On the ground, they took out their frustrations on the local representatives of the nascent Forest Service. The verbal and bodily threats against its employees were so omnipresent that the agency’s first chief, Gifford Pinchot, made it a point to visit every hotspot to demonstrate that he had employees’ backs. And when the good citizens of Cordova, Alaska, hung Pinchot in effigy, he made certain to travel there, too.
Similar attacks continued across the last century. In the 1940s, Pulitzer Prize-winning historian and social critic Bernard DeVoto wrote a series of essays in Harper’s that exposed how the “Landgrabbers” of his generation intimidated Forest Service and Bureau of Land Management rangers across the West, bullied the agencies’ Washington offices and used their clout to bend the U.S. House subcommittee on public lands to their will. Their threats to employ the “sterner justice” of mob violence only underscored that their “ultimate hope,” DeVoto affirmed, “is to destroy the established conservation policies of the United States.”
President Ronald Reagan fanned these flames when he came to power in 1981, arguing that “government is not the solution to our problem; government is the problem.” That was music to the ears of those, like earlier generations of the Bundy family, who disdained federal land managers.
Egged on by right-wing talk radio commentators, verbal and physical attacks escalated. Vigilantes bombed Forest Service offices, a ranger discovered an explosive device under his truck and Elko County (Nevada) commissioners used bulldozers to crash through Forest Service fencing. The agency responded by urging its staff to wear civilian clothes on the job and drive their personal vehicles to work.
Fuel to the fire
There is reason to suspect that this kind of coercion and violence will resume in the wake of the Malheur acquittals, just as it did in the initial aftermath of the Malheur occupation in January. Last winter, according to the nonpartisan conservation and advocacy group the Center for Western Priorities, land managers reported a troubling increase in confrontations with Sagebrush-like groups on federal lands.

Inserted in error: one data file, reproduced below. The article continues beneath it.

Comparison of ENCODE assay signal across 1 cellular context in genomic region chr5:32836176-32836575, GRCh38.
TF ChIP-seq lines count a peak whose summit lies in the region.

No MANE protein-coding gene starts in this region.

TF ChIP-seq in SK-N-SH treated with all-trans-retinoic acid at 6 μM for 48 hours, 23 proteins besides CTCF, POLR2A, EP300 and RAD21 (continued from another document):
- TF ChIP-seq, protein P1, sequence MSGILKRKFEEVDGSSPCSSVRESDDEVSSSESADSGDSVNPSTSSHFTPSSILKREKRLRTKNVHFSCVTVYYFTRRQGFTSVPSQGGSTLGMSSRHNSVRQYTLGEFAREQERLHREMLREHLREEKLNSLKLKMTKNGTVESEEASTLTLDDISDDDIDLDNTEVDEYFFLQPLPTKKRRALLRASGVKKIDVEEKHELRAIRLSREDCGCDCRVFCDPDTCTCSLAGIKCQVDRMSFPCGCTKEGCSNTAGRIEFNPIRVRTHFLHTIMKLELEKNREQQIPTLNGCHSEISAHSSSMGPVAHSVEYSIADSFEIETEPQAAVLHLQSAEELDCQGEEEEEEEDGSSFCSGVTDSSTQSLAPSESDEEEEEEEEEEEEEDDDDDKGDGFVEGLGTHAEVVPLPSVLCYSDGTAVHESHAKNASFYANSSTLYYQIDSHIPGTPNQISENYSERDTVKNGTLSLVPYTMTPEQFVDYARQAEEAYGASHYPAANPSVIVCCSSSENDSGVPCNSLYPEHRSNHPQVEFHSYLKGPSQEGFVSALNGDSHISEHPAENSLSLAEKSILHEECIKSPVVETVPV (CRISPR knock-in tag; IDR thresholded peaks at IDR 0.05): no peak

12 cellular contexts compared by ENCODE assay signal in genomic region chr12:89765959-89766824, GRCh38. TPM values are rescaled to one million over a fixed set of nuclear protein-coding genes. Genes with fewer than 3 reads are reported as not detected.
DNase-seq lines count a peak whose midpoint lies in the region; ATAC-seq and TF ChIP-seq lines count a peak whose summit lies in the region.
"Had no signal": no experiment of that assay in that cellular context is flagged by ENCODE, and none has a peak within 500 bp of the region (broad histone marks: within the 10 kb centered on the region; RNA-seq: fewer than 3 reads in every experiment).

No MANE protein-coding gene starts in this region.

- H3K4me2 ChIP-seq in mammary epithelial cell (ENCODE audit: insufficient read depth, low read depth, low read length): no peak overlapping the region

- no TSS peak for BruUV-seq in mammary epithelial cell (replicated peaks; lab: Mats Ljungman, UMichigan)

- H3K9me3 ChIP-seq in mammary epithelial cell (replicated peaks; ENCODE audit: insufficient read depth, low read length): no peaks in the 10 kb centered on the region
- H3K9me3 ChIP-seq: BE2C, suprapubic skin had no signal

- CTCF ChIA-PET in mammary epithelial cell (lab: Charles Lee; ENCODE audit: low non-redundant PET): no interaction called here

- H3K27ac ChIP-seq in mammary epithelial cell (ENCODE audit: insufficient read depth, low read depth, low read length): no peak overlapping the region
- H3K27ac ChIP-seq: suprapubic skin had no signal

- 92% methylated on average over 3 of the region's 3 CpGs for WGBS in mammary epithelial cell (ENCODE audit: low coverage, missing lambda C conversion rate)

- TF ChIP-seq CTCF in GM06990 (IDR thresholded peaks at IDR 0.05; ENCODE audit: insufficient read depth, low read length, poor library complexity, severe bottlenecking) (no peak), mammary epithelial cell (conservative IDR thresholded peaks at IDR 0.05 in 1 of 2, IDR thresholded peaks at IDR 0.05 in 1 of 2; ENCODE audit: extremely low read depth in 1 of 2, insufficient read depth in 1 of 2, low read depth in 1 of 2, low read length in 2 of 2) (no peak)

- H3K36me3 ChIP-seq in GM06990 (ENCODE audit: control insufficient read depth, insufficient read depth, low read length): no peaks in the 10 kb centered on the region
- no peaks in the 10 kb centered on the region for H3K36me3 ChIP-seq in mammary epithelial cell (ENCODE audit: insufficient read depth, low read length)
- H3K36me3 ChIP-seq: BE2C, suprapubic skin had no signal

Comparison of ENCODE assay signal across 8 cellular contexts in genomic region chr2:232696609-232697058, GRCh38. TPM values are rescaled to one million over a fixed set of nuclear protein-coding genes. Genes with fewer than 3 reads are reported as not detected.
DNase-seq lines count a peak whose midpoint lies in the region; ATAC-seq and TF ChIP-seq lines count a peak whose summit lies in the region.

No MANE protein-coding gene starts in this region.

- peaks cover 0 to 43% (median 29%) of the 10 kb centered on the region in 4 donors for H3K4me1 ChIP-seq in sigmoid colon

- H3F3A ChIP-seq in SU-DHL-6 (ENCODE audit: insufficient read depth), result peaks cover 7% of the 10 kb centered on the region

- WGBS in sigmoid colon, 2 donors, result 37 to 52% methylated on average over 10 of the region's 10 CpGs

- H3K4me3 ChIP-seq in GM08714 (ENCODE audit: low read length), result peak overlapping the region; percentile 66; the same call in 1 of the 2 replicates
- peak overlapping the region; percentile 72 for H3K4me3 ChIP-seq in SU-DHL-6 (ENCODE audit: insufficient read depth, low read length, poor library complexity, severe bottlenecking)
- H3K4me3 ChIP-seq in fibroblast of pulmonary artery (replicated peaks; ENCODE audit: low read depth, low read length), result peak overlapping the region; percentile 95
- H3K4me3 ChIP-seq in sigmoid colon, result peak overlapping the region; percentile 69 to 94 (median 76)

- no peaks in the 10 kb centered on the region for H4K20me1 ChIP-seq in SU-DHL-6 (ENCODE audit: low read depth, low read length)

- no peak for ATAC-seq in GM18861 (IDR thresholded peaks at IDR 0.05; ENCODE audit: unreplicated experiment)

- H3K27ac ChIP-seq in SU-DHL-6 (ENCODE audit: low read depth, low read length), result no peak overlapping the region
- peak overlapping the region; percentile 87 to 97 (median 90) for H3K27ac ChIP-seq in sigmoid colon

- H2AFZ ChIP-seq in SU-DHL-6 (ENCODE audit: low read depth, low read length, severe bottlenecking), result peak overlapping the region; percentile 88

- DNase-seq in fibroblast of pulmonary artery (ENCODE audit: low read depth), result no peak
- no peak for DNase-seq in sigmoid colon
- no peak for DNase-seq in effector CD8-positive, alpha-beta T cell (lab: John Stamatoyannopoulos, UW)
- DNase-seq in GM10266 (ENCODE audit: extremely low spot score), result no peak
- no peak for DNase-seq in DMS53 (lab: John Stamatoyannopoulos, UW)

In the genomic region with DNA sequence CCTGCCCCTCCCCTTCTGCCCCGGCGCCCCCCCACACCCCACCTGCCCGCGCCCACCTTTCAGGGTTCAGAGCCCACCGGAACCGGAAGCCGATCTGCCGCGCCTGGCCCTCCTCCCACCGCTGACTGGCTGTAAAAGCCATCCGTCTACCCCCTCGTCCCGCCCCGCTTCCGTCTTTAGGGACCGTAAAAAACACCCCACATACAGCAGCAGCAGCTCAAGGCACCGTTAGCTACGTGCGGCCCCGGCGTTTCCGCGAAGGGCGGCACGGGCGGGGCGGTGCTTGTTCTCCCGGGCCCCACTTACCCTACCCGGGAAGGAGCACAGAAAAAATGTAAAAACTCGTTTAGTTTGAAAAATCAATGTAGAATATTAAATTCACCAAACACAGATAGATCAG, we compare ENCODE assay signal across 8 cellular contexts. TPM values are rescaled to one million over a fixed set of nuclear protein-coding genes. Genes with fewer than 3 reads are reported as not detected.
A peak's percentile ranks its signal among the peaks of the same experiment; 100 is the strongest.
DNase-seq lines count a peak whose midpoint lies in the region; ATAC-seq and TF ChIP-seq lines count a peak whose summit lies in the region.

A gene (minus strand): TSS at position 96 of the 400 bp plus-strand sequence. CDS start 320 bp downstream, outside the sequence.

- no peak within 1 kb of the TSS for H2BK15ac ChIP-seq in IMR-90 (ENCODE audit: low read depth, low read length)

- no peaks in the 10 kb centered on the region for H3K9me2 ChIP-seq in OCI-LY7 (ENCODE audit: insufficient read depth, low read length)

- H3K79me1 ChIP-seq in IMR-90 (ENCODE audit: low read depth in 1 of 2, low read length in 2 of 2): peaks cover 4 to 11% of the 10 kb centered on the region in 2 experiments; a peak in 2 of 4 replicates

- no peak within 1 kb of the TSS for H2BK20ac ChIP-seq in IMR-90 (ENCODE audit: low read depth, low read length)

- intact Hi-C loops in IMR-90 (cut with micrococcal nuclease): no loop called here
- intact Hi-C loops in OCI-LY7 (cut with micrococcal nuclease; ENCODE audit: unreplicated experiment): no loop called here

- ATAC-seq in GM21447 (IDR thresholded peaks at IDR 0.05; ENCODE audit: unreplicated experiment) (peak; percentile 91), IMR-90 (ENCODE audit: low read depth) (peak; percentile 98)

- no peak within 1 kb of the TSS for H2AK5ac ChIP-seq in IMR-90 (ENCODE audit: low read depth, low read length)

Bureau of Land Management employees received death threats and even withdrew from the contentious Gold Butte rangelands on which the Bundys graze their cattle, whose archaeological treasures have since then been trashed. The Fish and Wildlife Service reported a number of confrontations with “militia” groups on refuges, which understandably intensified rangers’ fears for their welfare.
Their anxieties have increased post-verdict. “The danger is that we get armed invasions of all kinds of public lands and similar institutions,” argues Mark Potok of the Southern Poverty Law Center. “The real danger is bloodshed.” His colleague, Heidi Beirich, director of the SPLC’s Intelligence Project, drives the point home: “This is a growing movement that is probably going to grow more due to this verdict because they have shown they can use armed interventions and not be punished for them.”
One of the Bundy jurors even anticipated this dire possibility: “It was not lost on us that our verdict(s) might inspire future actions that are regrettable, but that sort of thinking was not permitted when considering the charges before us.”
Fair enough. But whatever regrettable “future actions” occur, it will not be the jurors who will endure them but the dedicated men and women stewarding our public lands, our most treasured terrain. Who will step up and protect them?